Ask A Pharmacist

What are the Signs and Symptoms of a Heart Attack?

Our Customers asked…

I am at risk of a heart attack, and I want to make sure I know what signs/symptoms to look for in the case of emergency. How do I know when to call an ambulance? And is there anything I can do while I wait for an ambulance to arrive?

Our Pharmacists answered…

Everyone has seen the classic depiction of a heart attack in the movies or on TV. Usually, an older man or woman gasps, grabs for their chest, and falls to the ground as everyone around them panics and someone yells, “call 911!” Many of our customers wonder if this is really how it goes down in an everyday situation. The short answer is…sometimes. Typically, a heart attack begins with some kind of chest pain or pressure, but that’s not always the case. The most important thing to do in the case of yourself or someone close to you experiencing a cardiac event is to get help as soon as possible, and the best way to ensure you get help fast is to learn the following signs and symptoms to look for…

“The most important thing to do is to get help as soon as possible.”

• Chest Pain: This is the most common presentation of a heart attack. Pain will usually come in the form of pressure on the left side or center of the chest, as if someone is sitting on your breast bone and pressing it down into your heart, and it can come and go or last for an extended period of time. The pain can also feel like indigestion or heartburn, and can be mild or severe. If you experience anything more than just a fleeting episode of chest pain, don’t be stubborn and put off calling for help. There is no shame in asking for assistance when it may not be necessary, but there can be plenty of regret if you wait too long to act.

• Upper Body Discomfort: This symptom typically presents as either pain or numbness in the arms, shoulders, back, neck, jaw, and/or stomach (above the bellybutton). It is commonly concentrated on one side of the body, and is known to feel very similar to that “pins and needles” feeling you used to get as kid when you sat on your arm or leg for too long and cut off your circulation.

• Shortness of Breath: This is a simple one to look out for. Everyone knows what it feels like to try and “catch your breath,” but in a heart attack, it is a bit more pronounced. Someone having a cardiac event will be huffing and puffing, and no matter how hard they try, they will not be able to get their breathing under control. This is a major warning sign, not just in heart attacks, but in any type of heart blockage/heart failure exacerbation.

• Dizziness/Anxiety: As you would expect with these symptoms, many patients begin to feel very dizzy and weak. A heart attack occurs when blood flow is blocked and your body is not able to perfuse major organs of your body. One of those organs is the brain, so it is only logical that you might feel a bit dizzy during an event. Many patients also begin to experience a major bout of anxiety, which, when paired with shortness of breath, can only serve to make dizziness worse. If you happen to be with someone experiencing these symptoms, the best thing you can do is help to make sure they are taking slow, controlled, deep breaths and aid them in staying calm.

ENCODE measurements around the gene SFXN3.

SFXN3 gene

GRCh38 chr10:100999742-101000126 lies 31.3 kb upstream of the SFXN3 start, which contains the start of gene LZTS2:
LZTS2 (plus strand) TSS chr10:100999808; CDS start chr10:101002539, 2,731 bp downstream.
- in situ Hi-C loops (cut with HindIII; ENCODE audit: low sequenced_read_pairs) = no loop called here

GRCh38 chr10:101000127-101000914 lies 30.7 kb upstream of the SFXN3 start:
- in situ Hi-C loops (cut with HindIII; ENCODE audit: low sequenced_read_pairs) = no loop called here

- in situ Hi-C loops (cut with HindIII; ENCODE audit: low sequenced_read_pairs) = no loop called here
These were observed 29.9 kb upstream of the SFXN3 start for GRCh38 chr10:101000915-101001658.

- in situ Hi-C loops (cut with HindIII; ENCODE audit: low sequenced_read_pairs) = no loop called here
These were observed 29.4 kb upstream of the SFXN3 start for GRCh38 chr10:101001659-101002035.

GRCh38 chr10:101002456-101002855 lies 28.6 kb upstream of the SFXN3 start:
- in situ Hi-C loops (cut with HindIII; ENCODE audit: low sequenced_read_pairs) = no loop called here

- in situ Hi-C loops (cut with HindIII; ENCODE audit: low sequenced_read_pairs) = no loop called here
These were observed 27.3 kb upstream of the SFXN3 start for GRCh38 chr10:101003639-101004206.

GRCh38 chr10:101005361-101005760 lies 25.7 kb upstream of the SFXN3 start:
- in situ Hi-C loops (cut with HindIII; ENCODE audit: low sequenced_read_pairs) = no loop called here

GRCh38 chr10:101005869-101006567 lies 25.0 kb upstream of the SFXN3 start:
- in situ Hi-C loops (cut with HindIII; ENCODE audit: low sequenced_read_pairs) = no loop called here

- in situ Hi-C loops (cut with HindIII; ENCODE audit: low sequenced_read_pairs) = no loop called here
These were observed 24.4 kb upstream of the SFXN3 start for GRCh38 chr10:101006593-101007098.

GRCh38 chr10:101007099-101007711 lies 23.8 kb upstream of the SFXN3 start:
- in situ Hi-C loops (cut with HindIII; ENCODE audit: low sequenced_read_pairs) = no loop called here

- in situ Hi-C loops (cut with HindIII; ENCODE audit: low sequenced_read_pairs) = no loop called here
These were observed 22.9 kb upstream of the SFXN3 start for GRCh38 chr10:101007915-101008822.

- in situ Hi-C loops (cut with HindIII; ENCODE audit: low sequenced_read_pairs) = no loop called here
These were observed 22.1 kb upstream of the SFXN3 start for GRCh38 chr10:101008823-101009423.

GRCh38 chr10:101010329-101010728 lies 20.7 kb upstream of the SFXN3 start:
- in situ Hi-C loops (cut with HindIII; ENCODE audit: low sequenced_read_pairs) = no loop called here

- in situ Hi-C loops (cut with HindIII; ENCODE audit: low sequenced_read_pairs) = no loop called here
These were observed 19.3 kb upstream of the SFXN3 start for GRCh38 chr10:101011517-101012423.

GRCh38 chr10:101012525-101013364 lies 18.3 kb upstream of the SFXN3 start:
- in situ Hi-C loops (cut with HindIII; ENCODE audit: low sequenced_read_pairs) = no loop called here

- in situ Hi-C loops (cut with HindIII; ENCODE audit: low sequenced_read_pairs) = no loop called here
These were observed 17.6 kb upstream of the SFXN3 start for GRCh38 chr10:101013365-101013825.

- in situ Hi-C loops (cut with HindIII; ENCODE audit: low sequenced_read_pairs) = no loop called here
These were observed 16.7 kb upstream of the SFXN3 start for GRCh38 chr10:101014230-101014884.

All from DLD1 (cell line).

Ok, great. I know what I should be looking for and I won’t hesitate to call an ambulance at the first sign of a heart attack. Is there anything I can do while I wait so I don’t feel so helpless?

Of course! First and foremost, make sure the person having the event is laying down and is calm and quiet. Any exertion whatsoever can make things worse, so don’t have them speak any more than is absolutely necessary. If they (or you) are not allergic, have them chew an aspirin. 325mg is best, but 81mg is great too if that is what’s available. Aspirin helps to stop clots from building, and chewing the tablet can help it work much faster in the case of emergency. Try not to give any food or water, as this can exacerbate symptoms. Remain calm and wait for the ambulance to arrive.

The most important thing to remember is to be proactive, not reactive. Most damage to the cardiac muscle during a heart attack occurs during the first 60 minutes, so prompt action is imperative. Don’t be embarrassed to call for help. It is better to call an ambulance when it may not be necessary than to wait until it is too late. Heart attacks can be very scary, but health professionals are extremely prepared to handle them as long as they are able to get to the scene in a timely matter!